3. Supplier Shutdowns
As the COVID-19 pandemic has demonstrated, the global supply chain can suffer extreme shocks when key suppliers are temporarily taken offline. Due to the interconnected nature of global supply chains, very few products are manufactured entirely in one place. Many components originate from different suppliers and are then shipped elsewhere to be assembled and distributed. Any disruption in this process creates a ripple effect that impacts productivity elsewhere. A factory that assembles mobile devices in one country may be able to operate at full capacity, but it won’t be able to produce anything if it hasn’t received key components from a factory that’s shut down in another country.
4. Data Exposure
Global supply chains involve a vast array of vendors from many different countries, all of which are governed by different regulatory standards when it comes to protecting essential data. Companies with relatively lax security requirements can introduce a substantial risk when they enter into data-sharing relationships with other firms. Whether due to inadequate cybersecurity or the careless handling of data, supply chain relationships are a potential weak link in global information security regimes. Each new vendor added to a company’s supply chain introduces new cybersecurity risks that need to be managed and mitigated. It comes as little surprise, then, that the AICPA introduced SOC for Supply Chain attestation reports in 2020 to help companies better manage their supply chain risk.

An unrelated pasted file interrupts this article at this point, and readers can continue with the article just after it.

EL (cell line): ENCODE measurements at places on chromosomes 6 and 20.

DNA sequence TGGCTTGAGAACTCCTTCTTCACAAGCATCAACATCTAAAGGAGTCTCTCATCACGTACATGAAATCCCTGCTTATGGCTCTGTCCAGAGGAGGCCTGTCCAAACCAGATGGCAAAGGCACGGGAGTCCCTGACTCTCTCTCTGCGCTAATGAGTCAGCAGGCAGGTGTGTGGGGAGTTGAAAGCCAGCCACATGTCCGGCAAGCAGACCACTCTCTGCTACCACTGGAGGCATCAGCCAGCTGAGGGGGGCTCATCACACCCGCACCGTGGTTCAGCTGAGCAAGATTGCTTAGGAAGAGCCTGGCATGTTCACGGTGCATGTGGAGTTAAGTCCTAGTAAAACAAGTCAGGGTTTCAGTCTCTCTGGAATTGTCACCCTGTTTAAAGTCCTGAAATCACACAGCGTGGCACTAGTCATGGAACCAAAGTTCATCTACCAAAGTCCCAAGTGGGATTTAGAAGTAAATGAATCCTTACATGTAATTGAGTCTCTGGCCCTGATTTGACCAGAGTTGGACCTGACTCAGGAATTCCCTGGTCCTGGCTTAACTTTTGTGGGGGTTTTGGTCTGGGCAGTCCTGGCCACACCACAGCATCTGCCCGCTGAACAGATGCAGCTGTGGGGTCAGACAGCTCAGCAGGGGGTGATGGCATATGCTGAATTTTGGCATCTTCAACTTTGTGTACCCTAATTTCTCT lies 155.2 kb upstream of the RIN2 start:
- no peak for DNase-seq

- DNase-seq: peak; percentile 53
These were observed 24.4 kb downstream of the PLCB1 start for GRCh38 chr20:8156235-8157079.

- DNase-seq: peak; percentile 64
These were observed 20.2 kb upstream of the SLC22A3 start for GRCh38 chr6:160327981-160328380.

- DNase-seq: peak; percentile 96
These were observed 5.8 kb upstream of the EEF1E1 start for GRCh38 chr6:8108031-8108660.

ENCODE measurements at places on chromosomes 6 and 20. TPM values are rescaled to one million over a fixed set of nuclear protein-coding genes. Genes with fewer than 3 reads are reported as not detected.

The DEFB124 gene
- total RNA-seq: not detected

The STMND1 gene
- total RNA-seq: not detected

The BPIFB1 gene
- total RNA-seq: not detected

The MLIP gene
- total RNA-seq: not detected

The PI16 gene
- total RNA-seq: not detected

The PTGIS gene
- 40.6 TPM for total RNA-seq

5. Cash Shortages
Organizations can survive periods of low or even negative revenue resulting from supply chain disruption. What they can’t survive, however, is a complete lack of cash. Without cash on hand to pay employees, suppliers, and leases, a company can quickly go into bankruptcy. While the coronavirus-induced recession has not disrupted credit markets in the same way as the 2008 financial crisis, it nevertheless underscores the value of cash flow and the danger of overleveraging assets to drive supply chain growth.
4 Ways to Mitigate Supply Chain Risks During a Pandemic
As many organizations are discovering, a pandemic does not have to bring all supply chain activity to a complete halt. There are a number of steps they can take to mitigate risk and keep their business operations moving even during periods of severe disruption.